Roycroft (meaning ‘King’s craft’) was a reformist community of craft workers and artists in the USA which drew inspiration from the Arts and Crafts movement in England. Elbert Hubbard founded the community in 1895 in the village of East Aurora, Erie County, New York, near Buffalo. He had been influenced by the ideas of William Morris on a visit to England, and members in the community became to be known as Roycrofters. Roycrofters participated in many crafts, but were noted for their skills in fine printing and bookbinding. Today their volumes are highly sought as supreme examples of the Private Press movement.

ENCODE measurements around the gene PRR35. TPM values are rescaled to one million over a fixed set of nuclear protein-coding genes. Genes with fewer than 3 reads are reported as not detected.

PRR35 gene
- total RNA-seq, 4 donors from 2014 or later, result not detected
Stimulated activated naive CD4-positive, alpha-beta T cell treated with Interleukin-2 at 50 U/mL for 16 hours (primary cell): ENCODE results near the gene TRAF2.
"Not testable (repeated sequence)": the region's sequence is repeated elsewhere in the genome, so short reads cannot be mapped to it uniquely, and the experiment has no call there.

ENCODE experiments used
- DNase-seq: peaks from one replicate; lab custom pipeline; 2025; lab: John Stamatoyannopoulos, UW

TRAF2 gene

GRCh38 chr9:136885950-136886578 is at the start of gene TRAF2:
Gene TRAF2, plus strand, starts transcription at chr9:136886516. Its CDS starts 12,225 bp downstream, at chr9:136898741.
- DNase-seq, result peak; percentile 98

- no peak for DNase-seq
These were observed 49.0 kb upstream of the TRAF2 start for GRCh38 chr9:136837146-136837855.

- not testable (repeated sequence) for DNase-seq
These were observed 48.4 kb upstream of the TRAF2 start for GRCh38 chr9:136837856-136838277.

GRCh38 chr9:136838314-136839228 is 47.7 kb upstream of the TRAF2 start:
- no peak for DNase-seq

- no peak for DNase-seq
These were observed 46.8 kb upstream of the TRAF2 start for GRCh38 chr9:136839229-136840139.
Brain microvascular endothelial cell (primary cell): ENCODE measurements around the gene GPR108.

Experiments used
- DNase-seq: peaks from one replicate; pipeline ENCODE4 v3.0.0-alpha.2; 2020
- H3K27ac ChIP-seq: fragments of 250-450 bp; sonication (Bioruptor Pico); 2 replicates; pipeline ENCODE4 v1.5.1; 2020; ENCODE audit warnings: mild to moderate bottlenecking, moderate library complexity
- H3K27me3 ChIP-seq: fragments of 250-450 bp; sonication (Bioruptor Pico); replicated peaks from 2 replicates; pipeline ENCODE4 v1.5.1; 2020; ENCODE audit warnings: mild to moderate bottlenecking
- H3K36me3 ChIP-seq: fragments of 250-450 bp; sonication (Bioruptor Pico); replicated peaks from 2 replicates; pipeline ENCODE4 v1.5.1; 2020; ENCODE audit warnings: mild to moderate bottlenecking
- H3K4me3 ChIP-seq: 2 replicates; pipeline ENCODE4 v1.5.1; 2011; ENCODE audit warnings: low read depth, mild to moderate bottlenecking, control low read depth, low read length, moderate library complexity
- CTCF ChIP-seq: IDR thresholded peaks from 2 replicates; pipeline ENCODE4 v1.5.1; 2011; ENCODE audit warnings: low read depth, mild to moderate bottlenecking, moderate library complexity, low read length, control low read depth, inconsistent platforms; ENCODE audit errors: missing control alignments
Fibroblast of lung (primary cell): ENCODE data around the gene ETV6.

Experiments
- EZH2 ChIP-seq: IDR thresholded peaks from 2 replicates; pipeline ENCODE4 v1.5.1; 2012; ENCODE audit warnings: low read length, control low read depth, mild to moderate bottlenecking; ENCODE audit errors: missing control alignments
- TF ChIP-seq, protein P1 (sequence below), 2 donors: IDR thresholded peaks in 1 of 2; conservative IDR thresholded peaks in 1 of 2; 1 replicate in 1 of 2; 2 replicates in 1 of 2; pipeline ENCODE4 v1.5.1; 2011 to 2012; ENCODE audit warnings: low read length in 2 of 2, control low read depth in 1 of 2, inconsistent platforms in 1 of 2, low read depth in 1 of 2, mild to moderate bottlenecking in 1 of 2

Our example of Roycroft work was published in 1904. Compensation by Ralph Waldo Emerson features a beautiful decorative three-colour title page, with further historiated initials and borders within. The Roycroft printers’ device is also shown on the title page. It is number 45 of 100 copies printed on Japanese vellum and is signed by Hubbard. The marbled paper cover is half-bound in brown leather with plain gold-tooled borders. The five spine bands feature gold-tooled floral motifs.